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OECD Employment Outlook 2015

image of OECD Employment Outlook 2015

The 2015 edition of the OECD Employment Outlook provides an in-depth review of recent labour market trends and short-term prospects in OECD countries. Chapter 1 looks at recent labour market developments focusing on minimum wages, while Chapter 2 draws on the OECD’s International Survey of Adult Skills and considers skills and wage inequality. Chapter 3 looks how policies to get job seekers back into work can help make labour markets more inclusive, while Chapter 4 examines job quality in terms of earnings mobility, labour market risk and long-term inequality. Finally, Chapter 5 discusses how job quality in emerging economies can be enhanced.

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Executive summary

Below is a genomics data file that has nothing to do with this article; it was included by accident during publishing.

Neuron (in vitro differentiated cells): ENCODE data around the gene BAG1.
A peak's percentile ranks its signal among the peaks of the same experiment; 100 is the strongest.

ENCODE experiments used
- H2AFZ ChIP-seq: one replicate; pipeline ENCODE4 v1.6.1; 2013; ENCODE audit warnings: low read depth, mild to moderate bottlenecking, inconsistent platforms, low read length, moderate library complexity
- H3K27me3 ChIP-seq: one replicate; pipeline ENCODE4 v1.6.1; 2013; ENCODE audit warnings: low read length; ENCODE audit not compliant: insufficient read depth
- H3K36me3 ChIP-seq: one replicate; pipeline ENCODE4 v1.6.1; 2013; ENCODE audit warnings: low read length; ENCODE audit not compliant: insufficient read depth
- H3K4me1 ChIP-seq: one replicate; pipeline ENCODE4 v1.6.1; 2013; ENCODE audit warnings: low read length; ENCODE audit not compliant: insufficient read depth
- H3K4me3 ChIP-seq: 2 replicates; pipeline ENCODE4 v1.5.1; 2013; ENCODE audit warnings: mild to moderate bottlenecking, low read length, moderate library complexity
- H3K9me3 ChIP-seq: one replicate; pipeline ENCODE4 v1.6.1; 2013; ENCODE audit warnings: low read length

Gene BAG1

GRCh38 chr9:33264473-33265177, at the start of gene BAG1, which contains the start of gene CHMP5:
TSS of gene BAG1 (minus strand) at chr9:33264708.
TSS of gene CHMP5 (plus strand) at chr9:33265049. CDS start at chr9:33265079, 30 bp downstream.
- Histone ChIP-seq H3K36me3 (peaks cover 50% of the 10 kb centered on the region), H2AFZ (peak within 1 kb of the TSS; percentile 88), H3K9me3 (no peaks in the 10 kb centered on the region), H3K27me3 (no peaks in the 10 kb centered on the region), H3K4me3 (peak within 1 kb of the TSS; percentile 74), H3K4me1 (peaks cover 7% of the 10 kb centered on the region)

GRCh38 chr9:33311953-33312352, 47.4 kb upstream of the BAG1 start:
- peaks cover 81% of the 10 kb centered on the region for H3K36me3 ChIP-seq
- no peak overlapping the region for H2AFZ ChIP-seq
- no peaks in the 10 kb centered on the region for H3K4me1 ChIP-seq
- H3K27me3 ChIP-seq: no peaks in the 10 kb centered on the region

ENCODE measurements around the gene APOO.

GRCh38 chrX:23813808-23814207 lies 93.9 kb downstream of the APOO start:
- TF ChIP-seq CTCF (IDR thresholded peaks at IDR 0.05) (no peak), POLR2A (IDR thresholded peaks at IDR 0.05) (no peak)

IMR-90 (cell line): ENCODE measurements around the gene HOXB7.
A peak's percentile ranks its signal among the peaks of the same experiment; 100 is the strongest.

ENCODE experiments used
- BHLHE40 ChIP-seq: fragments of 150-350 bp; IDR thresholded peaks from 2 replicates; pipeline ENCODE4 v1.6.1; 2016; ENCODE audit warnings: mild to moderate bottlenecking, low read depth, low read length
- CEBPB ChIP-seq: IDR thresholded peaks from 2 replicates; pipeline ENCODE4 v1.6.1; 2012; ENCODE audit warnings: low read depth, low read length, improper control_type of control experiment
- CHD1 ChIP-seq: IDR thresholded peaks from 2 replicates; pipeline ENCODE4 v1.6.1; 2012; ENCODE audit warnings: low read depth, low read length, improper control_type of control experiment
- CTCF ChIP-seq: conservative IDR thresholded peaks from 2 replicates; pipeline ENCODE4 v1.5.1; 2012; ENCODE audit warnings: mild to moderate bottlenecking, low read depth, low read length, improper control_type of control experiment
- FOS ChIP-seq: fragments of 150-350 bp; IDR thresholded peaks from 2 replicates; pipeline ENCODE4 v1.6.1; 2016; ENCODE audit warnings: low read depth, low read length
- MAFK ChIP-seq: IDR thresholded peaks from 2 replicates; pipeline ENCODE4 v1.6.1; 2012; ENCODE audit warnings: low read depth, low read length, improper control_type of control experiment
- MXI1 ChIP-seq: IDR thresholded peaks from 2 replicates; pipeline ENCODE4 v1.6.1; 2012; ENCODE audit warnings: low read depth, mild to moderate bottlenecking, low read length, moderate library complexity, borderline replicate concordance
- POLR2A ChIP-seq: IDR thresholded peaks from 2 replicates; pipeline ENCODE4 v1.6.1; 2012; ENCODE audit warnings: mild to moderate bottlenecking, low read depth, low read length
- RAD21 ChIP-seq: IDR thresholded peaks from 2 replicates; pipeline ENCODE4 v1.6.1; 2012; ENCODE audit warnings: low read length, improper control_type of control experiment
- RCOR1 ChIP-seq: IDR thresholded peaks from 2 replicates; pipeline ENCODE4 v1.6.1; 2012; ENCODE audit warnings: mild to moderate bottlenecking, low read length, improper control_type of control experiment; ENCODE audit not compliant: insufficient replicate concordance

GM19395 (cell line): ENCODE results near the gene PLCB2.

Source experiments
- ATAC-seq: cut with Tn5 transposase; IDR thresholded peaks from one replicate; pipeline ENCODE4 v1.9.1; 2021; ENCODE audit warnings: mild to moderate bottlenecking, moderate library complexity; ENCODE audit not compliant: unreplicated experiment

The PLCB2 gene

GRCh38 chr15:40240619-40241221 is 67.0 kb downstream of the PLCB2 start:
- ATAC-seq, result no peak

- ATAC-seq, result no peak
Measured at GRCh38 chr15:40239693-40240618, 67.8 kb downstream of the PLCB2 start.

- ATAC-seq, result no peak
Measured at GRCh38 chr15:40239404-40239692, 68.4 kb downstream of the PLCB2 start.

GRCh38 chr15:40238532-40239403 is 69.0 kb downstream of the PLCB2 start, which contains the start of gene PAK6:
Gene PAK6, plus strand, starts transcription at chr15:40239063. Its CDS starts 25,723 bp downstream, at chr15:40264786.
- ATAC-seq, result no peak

Labour market conditions are generally improving in OECD countries but the recovery from the recent economic crisis remains very uneven across countries. Employment is still growing too slowly in the OECD area to close the jobs gap induced by the crisis any time soon. The jobs mix has shifted towards more part-time work and away from manufacturing and construction jobs which may be making it harder for some unemployed to find full-time jobs. Consequently, unemployment will remain high even by end 2016. At 7.1% in Q4 2014, the OECD average unemployment rate was still 1.6 percentage points above its pre-crisis level. Unemployment is projected to continue its slow decline during the rest of 2015 and 2016, reaching 6.6% in the last quarter of 2016 while remaining above 20% in Greece and Spain. Long-term unemployment also remains unacceptably high and there is a danger that many in this group have become disengaged from the labour market, making it harder to reduce unemployment. Youth unemployment remains well above its-pre crisis levels in many countries as does the share of young people who are not working or studying (the so-called NEETs). Weak real wage growth also remains a concern, particularly in the euro area.

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